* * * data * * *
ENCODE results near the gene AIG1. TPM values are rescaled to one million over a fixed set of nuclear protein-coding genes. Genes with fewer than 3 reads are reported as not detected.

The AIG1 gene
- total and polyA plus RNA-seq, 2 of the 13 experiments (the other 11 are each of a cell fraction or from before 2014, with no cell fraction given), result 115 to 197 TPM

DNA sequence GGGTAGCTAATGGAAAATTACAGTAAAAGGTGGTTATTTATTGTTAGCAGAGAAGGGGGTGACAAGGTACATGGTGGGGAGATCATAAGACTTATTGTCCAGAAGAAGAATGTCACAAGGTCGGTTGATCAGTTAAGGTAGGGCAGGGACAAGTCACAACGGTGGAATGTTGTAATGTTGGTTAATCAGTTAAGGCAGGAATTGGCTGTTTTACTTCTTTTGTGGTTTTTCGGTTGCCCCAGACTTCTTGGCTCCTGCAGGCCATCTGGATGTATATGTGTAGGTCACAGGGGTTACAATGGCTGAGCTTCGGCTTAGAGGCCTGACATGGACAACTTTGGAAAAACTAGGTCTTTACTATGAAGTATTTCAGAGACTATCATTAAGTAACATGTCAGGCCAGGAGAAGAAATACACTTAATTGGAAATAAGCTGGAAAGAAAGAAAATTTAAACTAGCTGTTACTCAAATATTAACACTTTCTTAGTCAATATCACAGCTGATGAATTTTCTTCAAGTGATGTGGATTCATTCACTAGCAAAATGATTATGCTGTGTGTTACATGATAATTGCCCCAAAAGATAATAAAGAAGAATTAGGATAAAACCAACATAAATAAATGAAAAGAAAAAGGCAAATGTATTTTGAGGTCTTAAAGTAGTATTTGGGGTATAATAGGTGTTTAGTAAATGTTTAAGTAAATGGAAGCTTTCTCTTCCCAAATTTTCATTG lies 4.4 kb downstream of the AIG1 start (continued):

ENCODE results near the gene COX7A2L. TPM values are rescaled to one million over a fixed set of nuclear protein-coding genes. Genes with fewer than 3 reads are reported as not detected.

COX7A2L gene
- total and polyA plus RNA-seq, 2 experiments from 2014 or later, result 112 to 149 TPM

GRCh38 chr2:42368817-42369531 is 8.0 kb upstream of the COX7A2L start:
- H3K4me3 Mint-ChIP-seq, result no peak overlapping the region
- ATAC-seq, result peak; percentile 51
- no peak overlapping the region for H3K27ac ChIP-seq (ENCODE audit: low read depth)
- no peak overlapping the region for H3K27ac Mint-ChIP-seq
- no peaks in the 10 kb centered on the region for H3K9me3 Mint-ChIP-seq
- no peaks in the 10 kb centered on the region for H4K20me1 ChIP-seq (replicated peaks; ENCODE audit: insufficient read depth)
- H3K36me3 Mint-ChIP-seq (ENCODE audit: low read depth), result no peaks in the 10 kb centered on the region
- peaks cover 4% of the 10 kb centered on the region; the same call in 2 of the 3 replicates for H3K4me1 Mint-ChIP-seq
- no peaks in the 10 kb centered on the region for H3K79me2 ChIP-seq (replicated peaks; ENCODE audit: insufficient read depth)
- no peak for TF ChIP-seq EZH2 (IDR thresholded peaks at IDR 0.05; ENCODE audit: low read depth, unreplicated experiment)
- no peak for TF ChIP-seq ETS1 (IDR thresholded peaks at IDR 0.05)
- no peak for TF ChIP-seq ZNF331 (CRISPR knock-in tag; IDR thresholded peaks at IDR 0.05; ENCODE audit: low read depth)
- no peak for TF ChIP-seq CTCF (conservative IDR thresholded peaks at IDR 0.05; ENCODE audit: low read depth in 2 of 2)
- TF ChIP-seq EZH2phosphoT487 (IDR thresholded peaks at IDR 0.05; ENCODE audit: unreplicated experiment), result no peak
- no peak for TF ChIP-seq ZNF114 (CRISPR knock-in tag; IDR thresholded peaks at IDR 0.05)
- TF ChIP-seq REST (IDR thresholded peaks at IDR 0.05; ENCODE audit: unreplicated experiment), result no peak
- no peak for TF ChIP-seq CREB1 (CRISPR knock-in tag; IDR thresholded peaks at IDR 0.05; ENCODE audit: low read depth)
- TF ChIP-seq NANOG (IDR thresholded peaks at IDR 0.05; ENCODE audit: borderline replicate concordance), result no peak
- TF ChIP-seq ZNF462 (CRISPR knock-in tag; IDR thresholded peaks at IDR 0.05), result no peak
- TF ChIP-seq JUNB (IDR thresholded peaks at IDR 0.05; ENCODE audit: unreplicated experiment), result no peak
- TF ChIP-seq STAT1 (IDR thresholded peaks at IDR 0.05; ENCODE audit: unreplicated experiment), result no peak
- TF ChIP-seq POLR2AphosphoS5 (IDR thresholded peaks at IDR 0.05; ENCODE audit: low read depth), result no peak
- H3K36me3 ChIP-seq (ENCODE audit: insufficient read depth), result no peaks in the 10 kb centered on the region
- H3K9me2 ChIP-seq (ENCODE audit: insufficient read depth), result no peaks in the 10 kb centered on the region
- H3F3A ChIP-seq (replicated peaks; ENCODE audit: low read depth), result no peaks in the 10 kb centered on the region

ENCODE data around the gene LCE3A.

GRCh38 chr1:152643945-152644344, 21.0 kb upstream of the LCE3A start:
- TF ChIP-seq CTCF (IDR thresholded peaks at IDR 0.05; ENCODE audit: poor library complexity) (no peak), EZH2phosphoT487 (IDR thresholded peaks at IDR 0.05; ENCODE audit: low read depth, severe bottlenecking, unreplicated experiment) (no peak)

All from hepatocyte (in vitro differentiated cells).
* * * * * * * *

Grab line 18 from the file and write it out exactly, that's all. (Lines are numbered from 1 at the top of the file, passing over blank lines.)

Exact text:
- no peak for TF ChIP-seq EZH2 (IDR thresholded peaks at IDR 0.05; ENCODE audit: low read depth, unreplicated experiment)